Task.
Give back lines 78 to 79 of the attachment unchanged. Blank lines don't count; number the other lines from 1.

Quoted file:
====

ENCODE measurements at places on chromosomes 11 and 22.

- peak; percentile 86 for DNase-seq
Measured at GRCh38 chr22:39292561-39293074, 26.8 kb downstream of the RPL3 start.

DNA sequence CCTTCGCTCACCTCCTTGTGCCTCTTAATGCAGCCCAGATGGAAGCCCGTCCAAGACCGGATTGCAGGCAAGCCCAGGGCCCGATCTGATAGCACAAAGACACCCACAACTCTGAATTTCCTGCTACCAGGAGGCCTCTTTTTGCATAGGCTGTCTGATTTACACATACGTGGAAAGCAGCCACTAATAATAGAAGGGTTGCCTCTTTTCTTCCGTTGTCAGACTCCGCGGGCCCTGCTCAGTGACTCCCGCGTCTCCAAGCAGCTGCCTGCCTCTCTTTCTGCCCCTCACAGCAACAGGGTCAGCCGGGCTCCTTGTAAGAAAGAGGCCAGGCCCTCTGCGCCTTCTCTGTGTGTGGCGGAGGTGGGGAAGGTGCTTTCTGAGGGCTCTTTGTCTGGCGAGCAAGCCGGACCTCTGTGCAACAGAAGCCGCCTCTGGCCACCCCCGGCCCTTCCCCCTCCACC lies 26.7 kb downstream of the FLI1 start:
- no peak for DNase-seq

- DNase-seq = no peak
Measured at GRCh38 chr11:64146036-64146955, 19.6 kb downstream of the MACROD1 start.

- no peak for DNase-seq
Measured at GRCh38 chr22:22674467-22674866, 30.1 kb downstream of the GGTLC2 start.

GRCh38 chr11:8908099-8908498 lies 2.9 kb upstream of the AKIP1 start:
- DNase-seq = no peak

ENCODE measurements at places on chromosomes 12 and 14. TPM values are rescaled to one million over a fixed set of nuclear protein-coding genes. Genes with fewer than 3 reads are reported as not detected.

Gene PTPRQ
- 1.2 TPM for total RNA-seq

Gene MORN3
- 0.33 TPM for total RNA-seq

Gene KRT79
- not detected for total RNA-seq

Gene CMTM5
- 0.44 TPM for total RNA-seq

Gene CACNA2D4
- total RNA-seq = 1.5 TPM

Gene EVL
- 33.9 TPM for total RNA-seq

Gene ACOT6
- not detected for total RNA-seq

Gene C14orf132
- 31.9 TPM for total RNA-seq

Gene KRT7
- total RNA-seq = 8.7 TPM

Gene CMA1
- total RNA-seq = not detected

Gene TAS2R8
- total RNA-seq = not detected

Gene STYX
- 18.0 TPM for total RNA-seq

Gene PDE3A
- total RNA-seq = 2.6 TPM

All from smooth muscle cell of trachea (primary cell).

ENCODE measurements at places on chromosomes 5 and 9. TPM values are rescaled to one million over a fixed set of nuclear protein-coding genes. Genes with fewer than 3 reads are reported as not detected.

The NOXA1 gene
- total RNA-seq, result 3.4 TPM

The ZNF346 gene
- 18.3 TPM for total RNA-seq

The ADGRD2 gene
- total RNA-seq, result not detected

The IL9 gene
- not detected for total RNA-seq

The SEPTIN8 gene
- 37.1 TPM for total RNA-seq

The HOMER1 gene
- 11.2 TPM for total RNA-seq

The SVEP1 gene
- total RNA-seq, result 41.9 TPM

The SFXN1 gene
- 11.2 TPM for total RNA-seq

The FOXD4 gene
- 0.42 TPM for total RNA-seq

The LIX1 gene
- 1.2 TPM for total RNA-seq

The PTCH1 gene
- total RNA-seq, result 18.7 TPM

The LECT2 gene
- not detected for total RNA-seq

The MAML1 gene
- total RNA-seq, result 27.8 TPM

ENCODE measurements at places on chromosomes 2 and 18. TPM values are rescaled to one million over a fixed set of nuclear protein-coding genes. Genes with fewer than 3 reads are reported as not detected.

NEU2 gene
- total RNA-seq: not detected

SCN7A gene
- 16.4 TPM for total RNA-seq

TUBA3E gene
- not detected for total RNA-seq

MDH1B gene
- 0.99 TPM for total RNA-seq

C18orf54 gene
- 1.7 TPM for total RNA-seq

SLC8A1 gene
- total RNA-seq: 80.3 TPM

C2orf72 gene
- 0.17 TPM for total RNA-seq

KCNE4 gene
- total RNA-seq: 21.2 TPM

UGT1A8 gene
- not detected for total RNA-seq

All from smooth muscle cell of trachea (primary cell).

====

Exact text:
SLC8A1 gene
- total RNA-seq: 80.3 TPM